For example, if you compare a NULL to any value (even another NULL), the result is also NULL, rather than TRUE or FALSE. This doesn't make sense for absent values - two absent values should compare equal (and, indeed, two nulls in JS do). On the other hand, it makes perfect sense if NULL means unknown - if my last name is unknown, and your lastname is unknown, comparing them for equality can only produce "unknown" as a result, since it's not known whether they're the same or different.

Same thing with arithmetic operations. 1 + NULL equals NULL in SQL, again, because NULL is really "unknown", and so when you add an unknown value to 1, the result is also unknown. If NULL were an absent value, the expression should either produce an error, or give 1.

The most telling part, though, is the SQL truth table for Boolean operators that includes NULLs. Specifically:


Again, this makes perfect sense if and only if NULL means unknown. AND is always false if one of the operands is guaranteed to be false, so FALSE AND NULL is always false, regardless of what the actual unknown value is. On the other hand, FALSE AND NULL is NULL, because the result could be either false or true depending on the unknown value. With OR, it's the reverse - TRUE OR NULL is TRUE, because OR is always true if one of the operands is definitely true, regardless of what the other operand is. FALSE OR NULL is NULL because the result depends on the unknown value.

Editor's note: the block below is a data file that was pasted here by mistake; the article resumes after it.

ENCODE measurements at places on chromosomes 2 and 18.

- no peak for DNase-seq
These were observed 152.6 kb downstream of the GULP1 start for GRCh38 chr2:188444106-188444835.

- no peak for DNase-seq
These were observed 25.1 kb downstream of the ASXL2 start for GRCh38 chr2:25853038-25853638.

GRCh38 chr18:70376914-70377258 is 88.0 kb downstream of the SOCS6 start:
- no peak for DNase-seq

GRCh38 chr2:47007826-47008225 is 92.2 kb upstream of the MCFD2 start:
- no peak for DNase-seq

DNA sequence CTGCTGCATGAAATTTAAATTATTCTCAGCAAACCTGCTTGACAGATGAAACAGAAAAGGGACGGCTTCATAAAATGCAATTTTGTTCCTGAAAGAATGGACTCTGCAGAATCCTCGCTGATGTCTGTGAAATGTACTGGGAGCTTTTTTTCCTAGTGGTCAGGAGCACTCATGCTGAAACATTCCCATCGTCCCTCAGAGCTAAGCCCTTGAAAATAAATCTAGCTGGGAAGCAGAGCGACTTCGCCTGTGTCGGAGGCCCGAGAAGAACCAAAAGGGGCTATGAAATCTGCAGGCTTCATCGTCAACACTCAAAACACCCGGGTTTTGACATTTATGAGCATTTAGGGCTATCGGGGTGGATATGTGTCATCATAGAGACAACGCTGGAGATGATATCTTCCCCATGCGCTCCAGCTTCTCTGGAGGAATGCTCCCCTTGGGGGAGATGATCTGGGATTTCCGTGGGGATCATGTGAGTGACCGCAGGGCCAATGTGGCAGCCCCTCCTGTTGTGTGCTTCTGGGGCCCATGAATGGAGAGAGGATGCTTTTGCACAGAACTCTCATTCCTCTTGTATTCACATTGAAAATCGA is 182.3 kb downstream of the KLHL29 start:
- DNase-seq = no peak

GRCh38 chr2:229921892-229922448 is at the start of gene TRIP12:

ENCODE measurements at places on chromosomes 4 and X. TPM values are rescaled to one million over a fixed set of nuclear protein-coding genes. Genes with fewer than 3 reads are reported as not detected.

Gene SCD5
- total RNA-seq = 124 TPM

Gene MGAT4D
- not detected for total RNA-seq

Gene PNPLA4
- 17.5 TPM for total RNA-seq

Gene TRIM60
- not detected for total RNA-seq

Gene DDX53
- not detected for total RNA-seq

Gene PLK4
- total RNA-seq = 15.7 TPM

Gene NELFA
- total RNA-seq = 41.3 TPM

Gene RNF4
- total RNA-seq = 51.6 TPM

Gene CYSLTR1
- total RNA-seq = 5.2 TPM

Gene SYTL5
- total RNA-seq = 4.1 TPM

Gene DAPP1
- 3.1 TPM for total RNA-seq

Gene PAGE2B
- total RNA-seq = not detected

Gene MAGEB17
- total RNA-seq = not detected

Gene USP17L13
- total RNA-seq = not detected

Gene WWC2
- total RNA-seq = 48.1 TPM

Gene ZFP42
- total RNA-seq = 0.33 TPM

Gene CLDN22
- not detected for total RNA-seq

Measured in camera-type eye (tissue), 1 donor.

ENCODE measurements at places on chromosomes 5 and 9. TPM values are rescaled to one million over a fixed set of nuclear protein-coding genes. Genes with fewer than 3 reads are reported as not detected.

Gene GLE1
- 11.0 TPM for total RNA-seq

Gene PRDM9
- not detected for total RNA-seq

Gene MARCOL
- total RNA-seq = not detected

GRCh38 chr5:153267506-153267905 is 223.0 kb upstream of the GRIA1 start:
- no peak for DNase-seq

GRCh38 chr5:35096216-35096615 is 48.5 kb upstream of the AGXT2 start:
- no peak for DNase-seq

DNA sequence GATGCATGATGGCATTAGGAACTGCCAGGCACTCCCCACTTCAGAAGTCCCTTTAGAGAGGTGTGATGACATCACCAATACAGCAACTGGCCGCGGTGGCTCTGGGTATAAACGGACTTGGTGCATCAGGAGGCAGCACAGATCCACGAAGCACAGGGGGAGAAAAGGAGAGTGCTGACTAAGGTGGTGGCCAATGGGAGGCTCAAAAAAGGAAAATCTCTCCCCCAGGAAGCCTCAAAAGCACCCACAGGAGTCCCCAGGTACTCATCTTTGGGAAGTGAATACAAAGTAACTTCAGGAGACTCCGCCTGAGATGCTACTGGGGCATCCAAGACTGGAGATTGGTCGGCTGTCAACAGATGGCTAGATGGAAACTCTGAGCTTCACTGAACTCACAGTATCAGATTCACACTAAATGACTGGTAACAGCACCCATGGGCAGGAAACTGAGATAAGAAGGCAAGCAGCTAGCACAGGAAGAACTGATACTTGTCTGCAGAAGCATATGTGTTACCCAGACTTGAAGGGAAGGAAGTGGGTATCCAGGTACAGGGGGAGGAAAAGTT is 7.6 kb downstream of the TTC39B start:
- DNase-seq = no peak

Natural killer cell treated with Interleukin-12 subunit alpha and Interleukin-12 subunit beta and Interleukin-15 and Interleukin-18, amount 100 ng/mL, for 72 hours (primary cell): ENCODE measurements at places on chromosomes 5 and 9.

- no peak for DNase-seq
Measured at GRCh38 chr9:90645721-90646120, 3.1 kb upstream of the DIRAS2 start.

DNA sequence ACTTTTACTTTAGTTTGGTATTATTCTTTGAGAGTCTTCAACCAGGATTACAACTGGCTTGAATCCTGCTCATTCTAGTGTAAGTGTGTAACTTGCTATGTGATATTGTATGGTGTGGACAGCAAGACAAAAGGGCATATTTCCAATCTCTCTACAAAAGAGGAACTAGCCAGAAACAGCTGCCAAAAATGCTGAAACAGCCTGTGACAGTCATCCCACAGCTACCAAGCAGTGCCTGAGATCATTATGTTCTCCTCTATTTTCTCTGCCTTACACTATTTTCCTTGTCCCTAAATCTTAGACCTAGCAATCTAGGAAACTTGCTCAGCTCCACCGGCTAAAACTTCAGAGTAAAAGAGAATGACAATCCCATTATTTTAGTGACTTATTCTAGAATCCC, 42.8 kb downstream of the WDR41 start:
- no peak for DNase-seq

Philosophically, the difference also exists. Absent value means "I know what the value is, and there isn't one". For example, for a guy from Iceland, you know his last name - he doesn't have one. Unknown value means "I don't know what the value is, and there could be one". For example, you don't know if I'm from Iceland or not, so I may or may not have a last name, and you don't know which one if I do. These are two distinct states, and ought to be reflected as such in the database.